People within HR departments tend to distinguish themselves based on the processes they support.   For example, thinking of themselves as compensation experts or staffing experts.   But few people outside of HR departments make this distinction.   HR is not multiple things to them.  It is a single department.  And non-HR people find it frustrating when different HR processes fail to talk to each other, or when tools used for one HR process are completely different from tool used for another HR processes.   As one business leader told me, “the only thing that integrates our HR department are the poor employees who actually have to use all the different HR processes”.  

Looking backward, companies had to implement multiple systems because no single system could effectively support all elements of HR.   HR technology often did more to create HR silos than to enable integrated HR methods.   Looking forward, HR technology has reached a point where a single platform can be used to support administrative and strategic HR processes.  The benefits of an integrated approach are multiple.    Integrated HR methods drive more effective results by leveraging multiple levers to drive positive workforce change.   They also create a more coherent experience for the managers and employees who have to use HR methods.    Technology has made it possible for HR to be the integrated function everyone wants it to be.  But HR leaders must embrace an integrated mindset if we are to achieve this goal.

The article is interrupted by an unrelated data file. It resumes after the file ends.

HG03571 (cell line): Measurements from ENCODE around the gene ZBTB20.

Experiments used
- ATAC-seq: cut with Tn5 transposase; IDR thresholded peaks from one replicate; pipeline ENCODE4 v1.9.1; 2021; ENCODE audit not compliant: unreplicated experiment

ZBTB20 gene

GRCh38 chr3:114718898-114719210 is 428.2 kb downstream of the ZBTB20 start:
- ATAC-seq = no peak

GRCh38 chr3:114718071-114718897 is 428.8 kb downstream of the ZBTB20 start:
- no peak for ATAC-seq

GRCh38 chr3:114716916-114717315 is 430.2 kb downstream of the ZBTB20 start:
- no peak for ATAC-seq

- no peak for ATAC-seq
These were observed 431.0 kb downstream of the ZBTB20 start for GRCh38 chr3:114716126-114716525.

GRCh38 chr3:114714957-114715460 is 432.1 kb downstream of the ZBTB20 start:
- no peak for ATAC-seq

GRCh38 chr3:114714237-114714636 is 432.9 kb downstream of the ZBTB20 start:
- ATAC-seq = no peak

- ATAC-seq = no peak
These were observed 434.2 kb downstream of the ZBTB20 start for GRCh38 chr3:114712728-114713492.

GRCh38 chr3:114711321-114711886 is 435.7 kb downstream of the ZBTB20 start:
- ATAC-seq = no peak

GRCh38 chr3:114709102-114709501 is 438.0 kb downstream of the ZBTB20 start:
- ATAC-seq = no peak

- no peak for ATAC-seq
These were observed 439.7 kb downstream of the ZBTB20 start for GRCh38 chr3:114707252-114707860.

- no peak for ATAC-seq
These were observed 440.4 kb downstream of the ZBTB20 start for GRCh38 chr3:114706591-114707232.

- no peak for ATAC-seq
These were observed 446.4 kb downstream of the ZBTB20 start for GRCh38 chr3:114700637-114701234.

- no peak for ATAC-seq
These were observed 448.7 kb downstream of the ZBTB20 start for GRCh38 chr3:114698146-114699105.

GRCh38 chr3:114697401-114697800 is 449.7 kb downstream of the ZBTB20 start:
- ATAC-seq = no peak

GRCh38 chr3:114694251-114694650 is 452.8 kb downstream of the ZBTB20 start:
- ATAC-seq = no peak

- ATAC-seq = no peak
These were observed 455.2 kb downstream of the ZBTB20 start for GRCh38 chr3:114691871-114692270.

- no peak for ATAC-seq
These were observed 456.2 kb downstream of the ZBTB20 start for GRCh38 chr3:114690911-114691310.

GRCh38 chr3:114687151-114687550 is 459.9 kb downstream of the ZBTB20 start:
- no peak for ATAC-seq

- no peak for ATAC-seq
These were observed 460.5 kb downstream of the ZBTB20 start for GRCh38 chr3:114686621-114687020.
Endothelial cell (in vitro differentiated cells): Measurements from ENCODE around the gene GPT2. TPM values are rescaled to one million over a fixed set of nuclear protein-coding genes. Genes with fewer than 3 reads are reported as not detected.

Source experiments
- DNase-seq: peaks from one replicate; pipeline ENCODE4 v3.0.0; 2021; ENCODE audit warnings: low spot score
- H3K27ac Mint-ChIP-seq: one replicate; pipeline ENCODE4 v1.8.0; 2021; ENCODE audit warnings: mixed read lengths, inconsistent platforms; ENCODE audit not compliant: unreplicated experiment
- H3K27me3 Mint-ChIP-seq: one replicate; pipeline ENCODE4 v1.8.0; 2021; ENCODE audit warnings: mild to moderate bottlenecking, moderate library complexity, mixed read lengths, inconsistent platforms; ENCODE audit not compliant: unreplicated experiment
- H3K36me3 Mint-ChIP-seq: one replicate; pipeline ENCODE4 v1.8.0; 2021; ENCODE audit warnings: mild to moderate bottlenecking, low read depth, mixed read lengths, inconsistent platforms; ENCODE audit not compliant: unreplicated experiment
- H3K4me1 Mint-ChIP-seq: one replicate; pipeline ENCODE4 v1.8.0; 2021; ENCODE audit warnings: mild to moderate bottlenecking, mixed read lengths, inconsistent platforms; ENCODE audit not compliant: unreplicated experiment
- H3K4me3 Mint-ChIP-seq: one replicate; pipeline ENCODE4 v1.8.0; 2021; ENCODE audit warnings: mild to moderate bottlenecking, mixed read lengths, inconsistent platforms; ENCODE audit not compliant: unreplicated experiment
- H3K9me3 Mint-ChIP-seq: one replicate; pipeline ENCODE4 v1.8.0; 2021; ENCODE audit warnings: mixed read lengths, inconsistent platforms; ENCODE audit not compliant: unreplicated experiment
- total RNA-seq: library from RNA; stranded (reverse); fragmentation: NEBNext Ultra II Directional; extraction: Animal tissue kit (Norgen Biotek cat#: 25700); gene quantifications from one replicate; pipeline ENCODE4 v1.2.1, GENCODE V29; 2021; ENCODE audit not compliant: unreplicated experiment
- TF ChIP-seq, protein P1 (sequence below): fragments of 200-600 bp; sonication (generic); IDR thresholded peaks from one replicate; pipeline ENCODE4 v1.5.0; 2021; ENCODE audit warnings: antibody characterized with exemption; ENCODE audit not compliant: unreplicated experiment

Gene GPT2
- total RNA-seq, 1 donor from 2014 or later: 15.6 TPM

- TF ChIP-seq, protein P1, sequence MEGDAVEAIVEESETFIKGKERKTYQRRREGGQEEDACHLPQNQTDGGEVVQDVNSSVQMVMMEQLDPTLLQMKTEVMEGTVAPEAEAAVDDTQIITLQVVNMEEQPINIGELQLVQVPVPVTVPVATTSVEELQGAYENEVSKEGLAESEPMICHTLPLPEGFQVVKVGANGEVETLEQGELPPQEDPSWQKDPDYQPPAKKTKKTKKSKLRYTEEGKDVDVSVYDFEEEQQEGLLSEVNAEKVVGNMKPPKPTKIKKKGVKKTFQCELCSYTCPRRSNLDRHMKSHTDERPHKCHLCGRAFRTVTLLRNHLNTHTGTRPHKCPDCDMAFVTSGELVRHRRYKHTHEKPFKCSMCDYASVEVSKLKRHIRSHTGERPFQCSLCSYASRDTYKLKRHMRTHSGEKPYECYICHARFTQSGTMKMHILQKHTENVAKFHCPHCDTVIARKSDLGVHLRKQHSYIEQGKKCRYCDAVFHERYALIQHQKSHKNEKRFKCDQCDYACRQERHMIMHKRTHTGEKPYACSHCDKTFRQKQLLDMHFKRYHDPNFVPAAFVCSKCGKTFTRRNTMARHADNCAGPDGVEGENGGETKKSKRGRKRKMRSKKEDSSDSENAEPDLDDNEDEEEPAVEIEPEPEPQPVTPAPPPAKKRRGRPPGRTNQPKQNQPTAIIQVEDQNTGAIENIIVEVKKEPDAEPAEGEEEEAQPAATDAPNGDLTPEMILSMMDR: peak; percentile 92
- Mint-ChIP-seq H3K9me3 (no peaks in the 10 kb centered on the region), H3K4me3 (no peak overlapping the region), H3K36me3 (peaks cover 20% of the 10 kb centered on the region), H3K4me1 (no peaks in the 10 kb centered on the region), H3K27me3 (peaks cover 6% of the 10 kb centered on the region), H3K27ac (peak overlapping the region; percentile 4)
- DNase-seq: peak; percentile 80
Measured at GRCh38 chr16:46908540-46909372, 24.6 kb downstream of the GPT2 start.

To hear more about transformational benefits that result from integrating strategic and administrative HR technology, please join me for a webinar hosted by HR.com on April 28th, 2016 @ 1:00 pm EDT: Register here  http://www.hr.com/en/webcasts_events/webcasts/upcoming_webcasts/integrating-operational-strategic-hr-systems-unloc_imfca…

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5 Comments

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  1. Andy Yen

    Hi Steve,

    Thanks for sharing this. I enjoyed reading your POV on how HR technology is providing a single platform for both administrative and strategic HR.

    (0)